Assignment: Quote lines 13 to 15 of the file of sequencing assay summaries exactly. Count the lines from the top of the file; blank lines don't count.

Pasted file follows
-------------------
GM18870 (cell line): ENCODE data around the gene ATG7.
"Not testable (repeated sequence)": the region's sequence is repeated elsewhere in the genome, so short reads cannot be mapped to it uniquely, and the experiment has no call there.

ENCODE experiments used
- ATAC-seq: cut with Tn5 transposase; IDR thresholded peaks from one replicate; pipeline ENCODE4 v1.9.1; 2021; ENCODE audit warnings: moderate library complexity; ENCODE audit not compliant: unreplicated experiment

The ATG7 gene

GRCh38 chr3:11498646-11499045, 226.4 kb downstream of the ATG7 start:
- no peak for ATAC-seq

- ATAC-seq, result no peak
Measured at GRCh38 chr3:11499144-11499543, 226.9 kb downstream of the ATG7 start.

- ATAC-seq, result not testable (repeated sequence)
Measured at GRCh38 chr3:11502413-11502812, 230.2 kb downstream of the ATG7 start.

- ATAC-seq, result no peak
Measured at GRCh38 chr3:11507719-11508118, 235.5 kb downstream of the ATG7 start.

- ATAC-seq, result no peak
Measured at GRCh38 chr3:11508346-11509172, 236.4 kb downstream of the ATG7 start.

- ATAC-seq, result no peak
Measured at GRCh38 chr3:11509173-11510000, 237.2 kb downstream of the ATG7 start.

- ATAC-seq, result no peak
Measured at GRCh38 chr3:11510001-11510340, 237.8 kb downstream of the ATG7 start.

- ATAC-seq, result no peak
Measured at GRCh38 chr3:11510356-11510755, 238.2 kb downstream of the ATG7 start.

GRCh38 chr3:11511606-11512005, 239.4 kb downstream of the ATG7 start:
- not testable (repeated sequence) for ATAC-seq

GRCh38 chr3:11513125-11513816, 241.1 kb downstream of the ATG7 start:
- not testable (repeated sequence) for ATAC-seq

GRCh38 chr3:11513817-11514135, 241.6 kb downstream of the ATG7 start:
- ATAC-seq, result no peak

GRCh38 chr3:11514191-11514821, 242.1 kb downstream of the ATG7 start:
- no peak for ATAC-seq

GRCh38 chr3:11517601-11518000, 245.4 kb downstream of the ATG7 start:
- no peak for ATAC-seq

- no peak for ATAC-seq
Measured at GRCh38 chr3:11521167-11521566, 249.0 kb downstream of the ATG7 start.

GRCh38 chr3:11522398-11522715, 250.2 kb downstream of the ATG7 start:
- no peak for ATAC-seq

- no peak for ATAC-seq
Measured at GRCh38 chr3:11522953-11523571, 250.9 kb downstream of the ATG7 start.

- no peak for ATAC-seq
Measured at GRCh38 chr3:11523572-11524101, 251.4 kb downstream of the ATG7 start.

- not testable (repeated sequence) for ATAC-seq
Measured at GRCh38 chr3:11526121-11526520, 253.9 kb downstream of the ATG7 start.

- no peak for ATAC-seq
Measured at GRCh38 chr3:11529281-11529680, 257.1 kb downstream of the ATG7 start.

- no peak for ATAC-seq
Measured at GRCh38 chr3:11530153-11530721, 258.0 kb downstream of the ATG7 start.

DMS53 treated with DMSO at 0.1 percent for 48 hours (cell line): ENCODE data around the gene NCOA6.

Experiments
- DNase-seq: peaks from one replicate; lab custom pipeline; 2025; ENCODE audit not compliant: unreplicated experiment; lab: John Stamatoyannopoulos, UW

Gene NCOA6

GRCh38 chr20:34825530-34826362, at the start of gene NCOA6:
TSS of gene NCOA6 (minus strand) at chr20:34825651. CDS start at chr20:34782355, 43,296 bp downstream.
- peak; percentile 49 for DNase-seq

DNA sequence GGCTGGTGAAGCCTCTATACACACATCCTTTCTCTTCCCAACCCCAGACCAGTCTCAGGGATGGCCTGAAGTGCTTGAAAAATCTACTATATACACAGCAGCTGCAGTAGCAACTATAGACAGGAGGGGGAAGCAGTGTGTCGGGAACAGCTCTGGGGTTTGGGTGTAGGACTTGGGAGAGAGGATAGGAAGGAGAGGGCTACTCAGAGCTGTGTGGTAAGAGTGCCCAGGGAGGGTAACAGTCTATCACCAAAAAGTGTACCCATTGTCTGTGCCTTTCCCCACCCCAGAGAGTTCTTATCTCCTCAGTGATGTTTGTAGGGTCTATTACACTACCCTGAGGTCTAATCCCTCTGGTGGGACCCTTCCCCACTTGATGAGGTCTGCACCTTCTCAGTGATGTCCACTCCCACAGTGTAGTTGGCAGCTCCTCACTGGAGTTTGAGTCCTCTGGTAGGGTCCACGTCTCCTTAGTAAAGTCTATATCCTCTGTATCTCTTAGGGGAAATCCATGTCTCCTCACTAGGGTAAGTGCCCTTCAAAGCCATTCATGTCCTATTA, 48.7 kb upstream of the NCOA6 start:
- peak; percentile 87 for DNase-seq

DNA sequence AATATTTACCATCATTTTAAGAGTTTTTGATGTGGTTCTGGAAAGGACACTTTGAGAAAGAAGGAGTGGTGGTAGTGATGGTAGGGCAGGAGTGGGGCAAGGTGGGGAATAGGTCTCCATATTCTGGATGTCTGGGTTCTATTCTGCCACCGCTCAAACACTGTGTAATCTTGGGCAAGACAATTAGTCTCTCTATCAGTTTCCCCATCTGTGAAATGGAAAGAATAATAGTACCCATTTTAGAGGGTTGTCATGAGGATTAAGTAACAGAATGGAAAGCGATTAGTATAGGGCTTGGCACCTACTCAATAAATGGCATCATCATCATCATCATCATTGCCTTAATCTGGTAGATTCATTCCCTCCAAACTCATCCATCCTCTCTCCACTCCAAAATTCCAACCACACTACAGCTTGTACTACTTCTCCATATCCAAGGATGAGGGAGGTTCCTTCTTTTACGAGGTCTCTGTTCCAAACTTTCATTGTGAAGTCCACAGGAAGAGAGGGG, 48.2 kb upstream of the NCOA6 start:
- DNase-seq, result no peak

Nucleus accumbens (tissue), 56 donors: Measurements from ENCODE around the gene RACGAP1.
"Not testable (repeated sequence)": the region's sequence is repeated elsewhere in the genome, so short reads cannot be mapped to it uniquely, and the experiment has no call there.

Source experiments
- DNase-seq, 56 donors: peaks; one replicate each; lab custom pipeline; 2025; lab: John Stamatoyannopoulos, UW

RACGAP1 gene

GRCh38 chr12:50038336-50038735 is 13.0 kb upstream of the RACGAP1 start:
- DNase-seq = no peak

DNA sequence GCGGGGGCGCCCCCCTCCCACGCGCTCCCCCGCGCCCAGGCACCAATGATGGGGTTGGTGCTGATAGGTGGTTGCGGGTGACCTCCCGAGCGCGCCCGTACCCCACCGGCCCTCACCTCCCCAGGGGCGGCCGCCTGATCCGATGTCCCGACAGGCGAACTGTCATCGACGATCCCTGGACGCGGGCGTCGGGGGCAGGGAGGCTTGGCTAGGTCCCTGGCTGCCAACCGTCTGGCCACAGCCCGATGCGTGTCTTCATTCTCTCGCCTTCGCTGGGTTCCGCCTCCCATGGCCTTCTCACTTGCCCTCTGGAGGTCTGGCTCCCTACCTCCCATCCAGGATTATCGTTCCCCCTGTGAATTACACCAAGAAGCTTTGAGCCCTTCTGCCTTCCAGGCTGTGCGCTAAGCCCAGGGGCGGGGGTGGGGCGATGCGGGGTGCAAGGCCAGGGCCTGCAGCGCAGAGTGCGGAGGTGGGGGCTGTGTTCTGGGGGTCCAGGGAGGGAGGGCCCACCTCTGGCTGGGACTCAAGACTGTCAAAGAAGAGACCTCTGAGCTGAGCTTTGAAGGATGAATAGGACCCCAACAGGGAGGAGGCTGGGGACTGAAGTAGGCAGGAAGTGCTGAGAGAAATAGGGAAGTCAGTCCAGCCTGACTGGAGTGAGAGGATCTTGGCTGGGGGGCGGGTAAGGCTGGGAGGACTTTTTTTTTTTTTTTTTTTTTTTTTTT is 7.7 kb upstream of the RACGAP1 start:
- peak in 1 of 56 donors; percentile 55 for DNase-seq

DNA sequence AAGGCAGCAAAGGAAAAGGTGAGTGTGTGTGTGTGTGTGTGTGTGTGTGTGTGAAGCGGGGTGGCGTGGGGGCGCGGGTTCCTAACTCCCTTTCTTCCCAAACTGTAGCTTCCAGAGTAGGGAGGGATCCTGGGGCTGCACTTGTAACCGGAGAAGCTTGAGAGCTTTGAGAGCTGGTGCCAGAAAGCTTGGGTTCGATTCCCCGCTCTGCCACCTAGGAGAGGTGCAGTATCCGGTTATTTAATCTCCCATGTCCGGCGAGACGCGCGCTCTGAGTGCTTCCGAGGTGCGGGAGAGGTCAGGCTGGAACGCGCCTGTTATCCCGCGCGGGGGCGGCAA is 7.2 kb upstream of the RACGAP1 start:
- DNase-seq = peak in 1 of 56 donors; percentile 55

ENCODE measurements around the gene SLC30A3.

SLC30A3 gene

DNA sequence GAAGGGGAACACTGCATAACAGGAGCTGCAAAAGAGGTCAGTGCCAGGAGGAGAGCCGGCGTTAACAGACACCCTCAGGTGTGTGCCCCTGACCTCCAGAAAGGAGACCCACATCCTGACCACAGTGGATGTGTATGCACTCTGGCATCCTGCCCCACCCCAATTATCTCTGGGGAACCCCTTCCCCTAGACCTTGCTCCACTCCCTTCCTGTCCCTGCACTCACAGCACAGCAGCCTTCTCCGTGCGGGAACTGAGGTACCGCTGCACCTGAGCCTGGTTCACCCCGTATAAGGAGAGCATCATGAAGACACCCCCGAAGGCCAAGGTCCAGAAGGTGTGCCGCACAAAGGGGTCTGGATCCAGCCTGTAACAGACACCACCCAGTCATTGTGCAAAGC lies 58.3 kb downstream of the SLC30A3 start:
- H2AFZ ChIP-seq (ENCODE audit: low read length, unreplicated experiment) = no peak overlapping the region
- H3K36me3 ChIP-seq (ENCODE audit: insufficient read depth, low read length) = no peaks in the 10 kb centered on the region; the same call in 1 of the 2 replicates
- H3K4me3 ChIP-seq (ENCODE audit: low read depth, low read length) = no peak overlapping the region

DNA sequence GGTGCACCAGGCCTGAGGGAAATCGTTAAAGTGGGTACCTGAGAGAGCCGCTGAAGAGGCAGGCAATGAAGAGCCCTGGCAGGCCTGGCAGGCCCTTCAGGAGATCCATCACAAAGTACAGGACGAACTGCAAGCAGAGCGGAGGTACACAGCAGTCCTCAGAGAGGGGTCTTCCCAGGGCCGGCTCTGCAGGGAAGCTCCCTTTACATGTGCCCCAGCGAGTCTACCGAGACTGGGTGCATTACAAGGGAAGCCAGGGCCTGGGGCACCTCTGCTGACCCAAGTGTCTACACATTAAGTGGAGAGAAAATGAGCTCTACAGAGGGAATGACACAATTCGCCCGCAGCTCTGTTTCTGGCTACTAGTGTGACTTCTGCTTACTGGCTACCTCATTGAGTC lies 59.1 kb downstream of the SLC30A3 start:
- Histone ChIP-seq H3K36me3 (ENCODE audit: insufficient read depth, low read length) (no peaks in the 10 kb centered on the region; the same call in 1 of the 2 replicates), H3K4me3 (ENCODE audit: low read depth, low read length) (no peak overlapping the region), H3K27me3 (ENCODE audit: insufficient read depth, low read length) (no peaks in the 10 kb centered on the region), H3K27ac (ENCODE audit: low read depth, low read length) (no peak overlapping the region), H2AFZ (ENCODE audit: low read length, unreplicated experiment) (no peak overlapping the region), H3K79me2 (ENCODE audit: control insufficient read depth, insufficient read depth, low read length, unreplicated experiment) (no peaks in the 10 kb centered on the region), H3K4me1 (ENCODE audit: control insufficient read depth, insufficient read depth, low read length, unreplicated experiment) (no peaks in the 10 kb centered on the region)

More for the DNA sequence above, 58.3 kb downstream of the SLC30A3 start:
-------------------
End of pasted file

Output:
Measured at GRCh38 chr3:11507719-11508118, 235.5 kb downstream of the ATG7 start.

- ATAC-seq, result no peak
Measured at GRCh38 chr3:11508346-11509172, 236.4 kb downstream of the ATG7 start.